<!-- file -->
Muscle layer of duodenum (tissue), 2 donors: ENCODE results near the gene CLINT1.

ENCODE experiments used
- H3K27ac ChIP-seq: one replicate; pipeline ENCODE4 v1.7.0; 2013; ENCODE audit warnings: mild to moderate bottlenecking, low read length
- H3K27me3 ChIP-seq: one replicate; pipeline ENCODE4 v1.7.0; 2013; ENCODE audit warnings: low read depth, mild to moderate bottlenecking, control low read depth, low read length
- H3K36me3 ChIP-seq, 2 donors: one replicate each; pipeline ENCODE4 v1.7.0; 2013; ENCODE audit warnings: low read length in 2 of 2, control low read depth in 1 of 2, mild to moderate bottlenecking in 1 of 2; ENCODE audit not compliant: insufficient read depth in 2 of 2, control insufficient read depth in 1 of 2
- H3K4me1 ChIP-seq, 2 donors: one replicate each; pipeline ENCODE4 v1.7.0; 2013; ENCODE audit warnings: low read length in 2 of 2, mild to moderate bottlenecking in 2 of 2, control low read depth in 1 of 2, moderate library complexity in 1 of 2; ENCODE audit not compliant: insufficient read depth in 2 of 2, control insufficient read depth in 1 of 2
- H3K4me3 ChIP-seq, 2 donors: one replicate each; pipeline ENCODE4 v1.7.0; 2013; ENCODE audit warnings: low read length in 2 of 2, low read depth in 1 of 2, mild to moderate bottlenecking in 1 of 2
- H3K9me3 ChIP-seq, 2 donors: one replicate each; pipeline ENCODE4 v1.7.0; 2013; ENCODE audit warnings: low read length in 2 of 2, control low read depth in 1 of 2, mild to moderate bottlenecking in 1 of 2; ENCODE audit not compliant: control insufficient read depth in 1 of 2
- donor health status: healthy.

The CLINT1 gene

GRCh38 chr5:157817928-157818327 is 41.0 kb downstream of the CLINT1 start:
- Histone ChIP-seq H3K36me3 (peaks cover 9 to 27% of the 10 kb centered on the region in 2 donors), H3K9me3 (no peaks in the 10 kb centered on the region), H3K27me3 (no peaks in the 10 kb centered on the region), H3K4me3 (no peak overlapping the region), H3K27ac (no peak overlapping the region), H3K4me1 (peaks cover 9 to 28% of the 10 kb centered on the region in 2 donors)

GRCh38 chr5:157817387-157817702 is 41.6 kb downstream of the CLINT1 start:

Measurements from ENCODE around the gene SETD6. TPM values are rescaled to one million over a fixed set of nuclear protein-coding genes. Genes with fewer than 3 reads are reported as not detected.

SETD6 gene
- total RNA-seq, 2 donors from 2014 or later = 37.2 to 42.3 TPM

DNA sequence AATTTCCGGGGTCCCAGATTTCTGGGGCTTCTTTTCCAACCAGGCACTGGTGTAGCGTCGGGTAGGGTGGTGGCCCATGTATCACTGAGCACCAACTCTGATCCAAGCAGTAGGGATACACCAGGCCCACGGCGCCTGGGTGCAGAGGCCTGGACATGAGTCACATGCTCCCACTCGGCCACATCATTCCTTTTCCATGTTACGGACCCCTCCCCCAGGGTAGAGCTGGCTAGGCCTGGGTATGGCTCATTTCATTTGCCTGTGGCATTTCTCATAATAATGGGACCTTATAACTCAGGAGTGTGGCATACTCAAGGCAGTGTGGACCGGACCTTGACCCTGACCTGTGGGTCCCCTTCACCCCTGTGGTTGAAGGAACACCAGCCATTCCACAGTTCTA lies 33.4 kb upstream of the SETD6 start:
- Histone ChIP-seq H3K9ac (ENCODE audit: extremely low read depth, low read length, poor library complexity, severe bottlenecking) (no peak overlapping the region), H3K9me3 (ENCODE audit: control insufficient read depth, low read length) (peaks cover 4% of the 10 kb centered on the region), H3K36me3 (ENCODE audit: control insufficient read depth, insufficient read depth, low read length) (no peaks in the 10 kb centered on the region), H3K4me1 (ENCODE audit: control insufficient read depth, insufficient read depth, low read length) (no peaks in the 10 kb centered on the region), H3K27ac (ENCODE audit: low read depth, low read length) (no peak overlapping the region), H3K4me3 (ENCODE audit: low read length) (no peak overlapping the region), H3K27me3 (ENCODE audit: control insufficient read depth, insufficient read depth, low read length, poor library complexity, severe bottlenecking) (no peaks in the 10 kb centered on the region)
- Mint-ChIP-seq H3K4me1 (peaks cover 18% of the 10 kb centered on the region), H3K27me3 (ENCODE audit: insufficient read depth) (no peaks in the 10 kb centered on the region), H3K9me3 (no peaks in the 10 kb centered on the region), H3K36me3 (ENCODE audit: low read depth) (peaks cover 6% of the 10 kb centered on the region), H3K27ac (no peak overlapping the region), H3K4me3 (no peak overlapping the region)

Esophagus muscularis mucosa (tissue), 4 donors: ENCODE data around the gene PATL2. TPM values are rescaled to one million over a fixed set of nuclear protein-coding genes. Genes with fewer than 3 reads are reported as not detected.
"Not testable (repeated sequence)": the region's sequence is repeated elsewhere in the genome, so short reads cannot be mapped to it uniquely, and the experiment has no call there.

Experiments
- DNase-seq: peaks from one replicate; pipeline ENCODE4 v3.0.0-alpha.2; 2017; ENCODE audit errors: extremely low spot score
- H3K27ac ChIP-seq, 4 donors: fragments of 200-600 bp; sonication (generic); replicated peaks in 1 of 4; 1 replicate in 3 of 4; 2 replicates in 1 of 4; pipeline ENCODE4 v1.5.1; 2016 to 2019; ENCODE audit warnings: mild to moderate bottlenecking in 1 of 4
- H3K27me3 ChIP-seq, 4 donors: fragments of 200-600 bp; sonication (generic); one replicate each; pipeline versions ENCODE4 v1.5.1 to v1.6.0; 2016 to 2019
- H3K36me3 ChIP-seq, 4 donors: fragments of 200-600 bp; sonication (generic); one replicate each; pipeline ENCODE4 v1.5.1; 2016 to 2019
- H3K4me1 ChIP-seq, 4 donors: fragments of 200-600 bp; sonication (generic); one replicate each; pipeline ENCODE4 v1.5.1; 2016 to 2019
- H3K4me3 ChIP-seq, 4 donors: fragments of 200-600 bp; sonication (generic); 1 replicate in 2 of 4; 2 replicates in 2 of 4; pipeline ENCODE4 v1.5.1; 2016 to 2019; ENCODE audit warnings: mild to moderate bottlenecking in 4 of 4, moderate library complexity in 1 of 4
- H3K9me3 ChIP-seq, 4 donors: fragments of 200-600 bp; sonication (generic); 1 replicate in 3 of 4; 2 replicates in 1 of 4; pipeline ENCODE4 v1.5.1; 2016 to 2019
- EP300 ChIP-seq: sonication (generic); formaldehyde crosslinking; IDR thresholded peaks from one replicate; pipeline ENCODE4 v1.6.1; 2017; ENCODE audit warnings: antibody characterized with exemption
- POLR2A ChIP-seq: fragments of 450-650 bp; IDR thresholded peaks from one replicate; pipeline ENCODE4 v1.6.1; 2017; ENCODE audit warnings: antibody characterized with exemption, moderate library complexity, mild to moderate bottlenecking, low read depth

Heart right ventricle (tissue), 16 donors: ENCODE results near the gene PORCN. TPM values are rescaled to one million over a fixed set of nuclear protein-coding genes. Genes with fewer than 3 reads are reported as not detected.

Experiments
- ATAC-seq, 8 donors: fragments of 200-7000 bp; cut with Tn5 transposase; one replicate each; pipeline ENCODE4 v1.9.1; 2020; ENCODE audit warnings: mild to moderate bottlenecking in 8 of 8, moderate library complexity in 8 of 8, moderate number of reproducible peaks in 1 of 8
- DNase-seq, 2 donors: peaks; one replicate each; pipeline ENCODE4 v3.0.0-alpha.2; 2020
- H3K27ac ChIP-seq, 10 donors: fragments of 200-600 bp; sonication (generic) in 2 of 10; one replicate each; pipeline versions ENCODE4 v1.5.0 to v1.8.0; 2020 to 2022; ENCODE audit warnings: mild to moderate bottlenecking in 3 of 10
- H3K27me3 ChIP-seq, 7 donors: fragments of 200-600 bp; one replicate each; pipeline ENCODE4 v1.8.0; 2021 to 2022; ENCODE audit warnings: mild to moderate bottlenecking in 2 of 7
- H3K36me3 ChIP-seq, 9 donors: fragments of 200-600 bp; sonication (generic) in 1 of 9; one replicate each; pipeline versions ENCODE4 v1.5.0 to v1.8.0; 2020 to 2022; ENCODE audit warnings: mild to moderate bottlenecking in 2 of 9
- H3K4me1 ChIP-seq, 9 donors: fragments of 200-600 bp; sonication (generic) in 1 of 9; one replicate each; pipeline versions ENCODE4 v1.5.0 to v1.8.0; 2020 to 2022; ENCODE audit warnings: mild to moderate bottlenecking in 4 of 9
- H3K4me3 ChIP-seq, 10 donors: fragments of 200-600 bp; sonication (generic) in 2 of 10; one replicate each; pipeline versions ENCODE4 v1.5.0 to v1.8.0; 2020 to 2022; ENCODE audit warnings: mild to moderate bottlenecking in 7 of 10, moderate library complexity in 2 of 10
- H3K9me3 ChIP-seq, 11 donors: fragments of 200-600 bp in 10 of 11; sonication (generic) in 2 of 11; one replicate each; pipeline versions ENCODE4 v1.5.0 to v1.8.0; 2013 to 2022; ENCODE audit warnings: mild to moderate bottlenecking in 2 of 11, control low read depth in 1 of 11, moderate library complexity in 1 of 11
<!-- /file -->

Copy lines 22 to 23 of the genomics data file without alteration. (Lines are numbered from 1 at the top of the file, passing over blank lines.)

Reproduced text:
Experiments
- DNase-seq: peaks from one replicate; pipeline ENCODE4 v3.0.0-alpha.2; 2017; ENCODE audit errors: extremely low spot score